I feel that sometimes, its best not to research too much into a place you are visiting. You start to get all these fantastic and unrealistic visions about the things you will be seeing that inevitably you end up getting disappointed. The best moments I had in Taiwan came from unexpected places. All those things which I was disappointed in, may have been pretty alright if I wasn’t expecting so much out of them. But maybe much of the happiness comes from the planning and reading up anyway.
Anyway on day 6, we set out to see the main attraction that brought us to 花莲, 太鲁阁峡谷. Taiwan isn’t really known for it’s nature places, but from what I read from places like lonely planet, it does have quite nice scenery. And one of the natural treasures it has is 太鲁阁. After Alishan and Beitou, I was afraid that most of it would be hyped up for the purpose of tourism, but I’m glad to be wrong.
Our driver for the day was 叔叔. He cost us 120 in an arrangement with the 民宿. I suspect that’s what they do to survive by pushing their own private transport. I would have liked to at least have the chance to ask somebody else, given that the prices quoted elsewhere was that it would not cost more than 100, but given that he ferried us the night before and would be taking us to the airport it was probably worth it, but it was one of the most expensive items on our trip. My only regret was that we could only spend like 7 hours in and around 太鲁阁.
View of the city from some unknown vantage point –
Hualien has some pretty funky architecture like paintings on the side of workshops and this temple like university.
Got to try some of those famed betel nuts on the ride. Ugh.
And then we are here.
The scale of 太鲁阁峡谷 is really immense. Despite the many photos we took of the area, we could never capture the true beauty of the area because it just towers out and beyond the frame. The highway running across the mountain range was cut into the sides of the mountains lining the gorge by 5000-6000 military personnel using hand tools and explosives. Truly a feat of human perseverance.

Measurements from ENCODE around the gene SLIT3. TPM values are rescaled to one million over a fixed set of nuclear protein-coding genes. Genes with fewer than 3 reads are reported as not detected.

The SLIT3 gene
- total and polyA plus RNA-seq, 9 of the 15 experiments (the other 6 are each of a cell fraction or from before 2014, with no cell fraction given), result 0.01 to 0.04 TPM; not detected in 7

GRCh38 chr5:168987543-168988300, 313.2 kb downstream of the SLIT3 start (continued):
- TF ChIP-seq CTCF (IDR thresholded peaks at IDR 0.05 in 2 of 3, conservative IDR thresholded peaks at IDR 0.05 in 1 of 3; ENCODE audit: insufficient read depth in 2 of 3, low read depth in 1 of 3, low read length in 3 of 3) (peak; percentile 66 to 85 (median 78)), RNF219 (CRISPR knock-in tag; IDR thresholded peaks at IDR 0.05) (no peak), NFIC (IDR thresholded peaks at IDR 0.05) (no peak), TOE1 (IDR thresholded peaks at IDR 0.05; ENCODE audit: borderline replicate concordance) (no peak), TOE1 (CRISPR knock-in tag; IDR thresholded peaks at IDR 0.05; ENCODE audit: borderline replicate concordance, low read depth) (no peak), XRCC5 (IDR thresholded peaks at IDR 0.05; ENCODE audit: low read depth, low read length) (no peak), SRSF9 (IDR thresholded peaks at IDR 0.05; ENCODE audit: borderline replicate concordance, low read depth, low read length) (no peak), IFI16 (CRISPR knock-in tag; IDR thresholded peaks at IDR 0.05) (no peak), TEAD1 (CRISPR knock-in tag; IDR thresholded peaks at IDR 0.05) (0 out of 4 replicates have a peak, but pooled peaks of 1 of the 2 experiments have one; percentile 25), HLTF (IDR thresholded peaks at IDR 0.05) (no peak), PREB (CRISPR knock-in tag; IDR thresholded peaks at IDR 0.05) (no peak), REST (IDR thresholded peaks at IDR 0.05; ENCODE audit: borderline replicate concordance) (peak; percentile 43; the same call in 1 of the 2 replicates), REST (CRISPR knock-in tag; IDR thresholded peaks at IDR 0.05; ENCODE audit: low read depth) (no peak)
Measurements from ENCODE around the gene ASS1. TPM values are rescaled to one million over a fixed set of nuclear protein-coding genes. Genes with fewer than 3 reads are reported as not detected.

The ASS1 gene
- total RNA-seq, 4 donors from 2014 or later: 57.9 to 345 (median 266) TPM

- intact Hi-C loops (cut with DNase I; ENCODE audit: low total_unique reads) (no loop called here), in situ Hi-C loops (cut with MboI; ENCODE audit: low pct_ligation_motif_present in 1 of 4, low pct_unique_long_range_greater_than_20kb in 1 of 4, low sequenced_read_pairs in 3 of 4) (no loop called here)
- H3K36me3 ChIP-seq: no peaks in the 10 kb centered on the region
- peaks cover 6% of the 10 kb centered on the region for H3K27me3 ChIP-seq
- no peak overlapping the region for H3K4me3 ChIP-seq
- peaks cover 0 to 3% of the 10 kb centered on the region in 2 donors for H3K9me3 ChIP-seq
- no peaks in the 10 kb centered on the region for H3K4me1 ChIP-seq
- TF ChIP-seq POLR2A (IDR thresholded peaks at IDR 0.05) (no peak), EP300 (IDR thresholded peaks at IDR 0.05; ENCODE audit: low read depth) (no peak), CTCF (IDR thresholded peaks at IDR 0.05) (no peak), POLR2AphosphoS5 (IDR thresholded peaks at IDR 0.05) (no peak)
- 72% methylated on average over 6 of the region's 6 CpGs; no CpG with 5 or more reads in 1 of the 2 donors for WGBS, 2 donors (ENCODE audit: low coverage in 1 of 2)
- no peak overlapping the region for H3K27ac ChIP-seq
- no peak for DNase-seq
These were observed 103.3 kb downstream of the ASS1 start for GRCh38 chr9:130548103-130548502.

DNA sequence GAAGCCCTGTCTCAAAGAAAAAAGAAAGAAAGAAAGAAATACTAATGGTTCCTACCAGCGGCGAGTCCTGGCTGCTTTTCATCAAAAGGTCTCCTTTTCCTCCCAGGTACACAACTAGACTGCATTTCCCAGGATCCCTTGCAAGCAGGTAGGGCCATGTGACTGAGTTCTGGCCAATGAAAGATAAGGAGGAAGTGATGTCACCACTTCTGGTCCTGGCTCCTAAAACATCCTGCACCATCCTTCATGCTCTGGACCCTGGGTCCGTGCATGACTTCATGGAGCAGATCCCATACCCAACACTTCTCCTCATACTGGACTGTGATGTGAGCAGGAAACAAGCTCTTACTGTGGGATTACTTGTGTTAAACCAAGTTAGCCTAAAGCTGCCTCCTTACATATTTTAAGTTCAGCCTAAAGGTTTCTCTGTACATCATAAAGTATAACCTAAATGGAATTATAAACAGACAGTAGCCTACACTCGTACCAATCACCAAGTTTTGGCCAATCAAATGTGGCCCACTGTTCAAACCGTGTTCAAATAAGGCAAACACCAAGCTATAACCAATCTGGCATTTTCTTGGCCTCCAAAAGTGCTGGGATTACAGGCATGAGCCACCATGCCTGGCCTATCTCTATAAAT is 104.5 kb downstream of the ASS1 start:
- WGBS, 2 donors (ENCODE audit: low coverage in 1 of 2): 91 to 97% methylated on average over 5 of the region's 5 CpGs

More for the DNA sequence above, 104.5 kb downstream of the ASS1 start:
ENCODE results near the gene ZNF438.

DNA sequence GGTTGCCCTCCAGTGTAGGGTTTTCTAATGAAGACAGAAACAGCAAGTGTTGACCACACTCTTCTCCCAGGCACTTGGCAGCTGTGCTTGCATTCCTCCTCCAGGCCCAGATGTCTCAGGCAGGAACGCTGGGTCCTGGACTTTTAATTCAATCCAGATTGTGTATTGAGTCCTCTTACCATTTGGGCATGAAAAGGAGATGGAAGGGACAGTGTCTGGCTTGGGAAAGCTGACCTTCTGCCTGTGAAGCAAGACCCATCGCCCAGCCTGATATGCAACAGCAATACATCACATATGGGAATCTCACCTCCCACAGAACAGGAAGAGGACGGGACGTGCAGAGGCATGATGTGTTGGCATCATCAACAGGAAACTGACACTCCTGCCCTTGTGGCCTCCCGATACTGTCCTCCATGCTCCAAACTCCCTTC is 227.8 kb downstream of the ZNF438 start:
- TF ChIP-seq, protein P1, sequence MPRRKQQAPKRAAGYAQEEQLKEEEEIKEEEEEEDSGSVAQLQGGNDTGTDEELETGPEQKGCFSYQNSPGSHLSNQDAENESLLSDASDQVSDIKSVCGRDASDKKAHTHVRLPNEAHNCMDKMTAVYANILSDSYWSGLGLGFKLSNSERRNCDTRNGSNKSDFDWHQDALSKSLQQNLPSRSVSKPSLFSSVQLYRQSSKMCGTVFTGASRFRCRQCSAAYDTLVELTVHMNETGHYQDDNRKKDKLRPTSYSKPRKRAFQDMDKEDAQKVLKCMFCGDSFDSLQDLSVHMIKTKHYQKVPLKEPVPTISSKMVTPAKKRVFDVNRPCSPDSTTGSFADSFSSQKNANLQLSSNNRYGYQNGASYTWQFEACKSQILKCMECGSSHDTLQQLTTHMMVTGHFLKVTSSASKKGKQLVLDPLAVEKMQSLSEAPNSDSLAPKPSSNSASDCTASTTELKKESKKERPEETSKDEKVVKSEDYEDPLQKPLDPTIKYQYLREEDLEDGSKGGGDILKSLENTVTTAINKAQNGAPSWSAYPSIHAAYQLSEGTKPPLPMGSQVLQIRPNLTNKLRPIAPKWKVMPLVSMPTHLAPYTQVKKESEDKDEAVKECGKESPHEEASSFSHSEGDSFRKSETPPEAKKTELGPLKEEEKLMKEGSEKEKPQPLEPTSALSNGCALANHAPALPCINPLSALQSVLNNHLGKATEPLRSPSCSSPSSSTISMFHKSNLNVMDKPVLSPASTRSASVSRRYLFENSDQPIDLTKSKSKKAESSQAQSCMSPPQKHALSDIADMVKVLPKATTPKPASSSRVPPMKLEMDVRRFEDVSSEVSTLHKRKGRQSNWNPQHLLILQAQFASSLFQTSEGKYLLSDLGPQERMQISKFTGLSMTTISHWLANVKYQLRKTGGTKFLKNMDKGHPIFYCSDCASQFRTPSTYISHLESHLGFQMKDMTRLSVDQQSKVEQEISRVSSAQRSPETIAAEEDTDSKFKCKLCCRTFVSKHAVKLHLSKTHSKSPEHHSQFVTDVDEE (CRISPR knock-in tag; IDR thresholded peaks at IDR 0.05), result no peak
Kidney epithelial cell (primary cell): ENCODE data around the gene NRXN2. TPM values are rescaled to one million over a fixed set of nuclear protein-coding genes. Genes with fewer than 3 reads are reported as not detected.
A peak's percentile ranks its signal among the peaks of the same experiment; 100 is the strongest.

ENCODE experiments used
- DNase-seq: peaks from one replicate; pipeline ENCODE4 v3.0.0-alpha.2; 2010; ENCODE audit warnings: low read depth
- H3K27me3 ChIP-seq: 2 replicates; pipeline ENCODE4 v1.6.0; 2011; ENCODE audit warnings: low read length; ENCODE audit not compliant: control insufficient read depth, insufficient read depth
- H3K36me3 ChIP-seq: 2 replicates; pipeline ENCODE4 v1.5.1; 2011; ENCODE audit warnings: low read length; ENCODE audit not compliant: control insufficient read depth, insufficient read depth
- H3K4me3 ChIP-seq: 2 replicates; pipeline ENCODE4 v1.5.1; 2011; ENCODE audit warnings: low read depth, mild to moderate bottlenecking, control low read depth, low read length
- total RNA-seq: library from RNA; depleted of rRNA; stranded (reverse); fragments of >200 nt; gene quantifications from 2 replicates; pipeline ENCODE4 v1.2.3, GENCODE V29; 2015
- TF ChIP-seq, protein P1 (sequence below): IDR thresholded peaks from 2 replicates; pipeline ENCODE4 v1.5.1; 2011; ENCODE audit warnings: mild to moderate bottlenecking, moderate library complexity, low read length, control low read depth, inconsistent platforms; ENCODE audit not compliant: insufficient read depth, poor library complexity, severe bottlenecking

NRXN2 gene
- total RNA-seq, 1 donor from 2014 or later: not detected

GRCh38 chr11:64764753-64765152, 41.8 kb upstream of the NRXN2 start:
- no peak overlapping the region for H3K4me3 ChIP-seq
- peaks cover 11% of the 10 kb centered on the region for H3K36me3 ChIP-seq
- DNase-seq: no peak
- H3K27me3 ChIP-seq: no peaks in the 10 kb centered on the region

Can you spot the frog guarding the gate?
If the water level seems a little pathetic, its because Hualien hadn’t received any rain for 1 month and the springs were running dry. They were still crystal clear and blue/green though.
More bridge shots
We came to a temple that had a small pagoda. We went to take a look at the temple itself. Twas nothing much.
View from outside
Our final destination for the day was the tunnel of nine turns, a winding section of the old highway which was conserved for visitors to pass through and admire the view. Before we went in we had to wear protective head gear because of potential rockfalls.
When we were coming into Taroko, we saw this group of campers trying to walk their way out of Taroko. On our way out of Taroko, 6 hours later, we saw them again, this time they were singing cheers. Can you spot them in the next picture.
Visiting the shrine dedicated to the people who worked on the highway.
One last visit to the beach before we leave Hualien.
A picture with 叔叔
All in all, Hualien was quite a wonderful place to visit. Bye bye, Hualien, hello Taipei again.
We managed to make it back to Taiwan in time to go to Ximending, a hip and trendy shopping area. This area has been branded as a Taiwan version of Harujuku.
Having never been to Harujuku, I have to say it is quite pedestrian. I think it is more for people who have some cash to burn because there are quite a few novelty restaurant (like this toilet restaurant that serves food shaped like you know what in toilet bowls) and shops. At least we get to eat Ah Chung Mee Sua.
For the rest of the night, its back to Taiwanmex. Whew tiring day.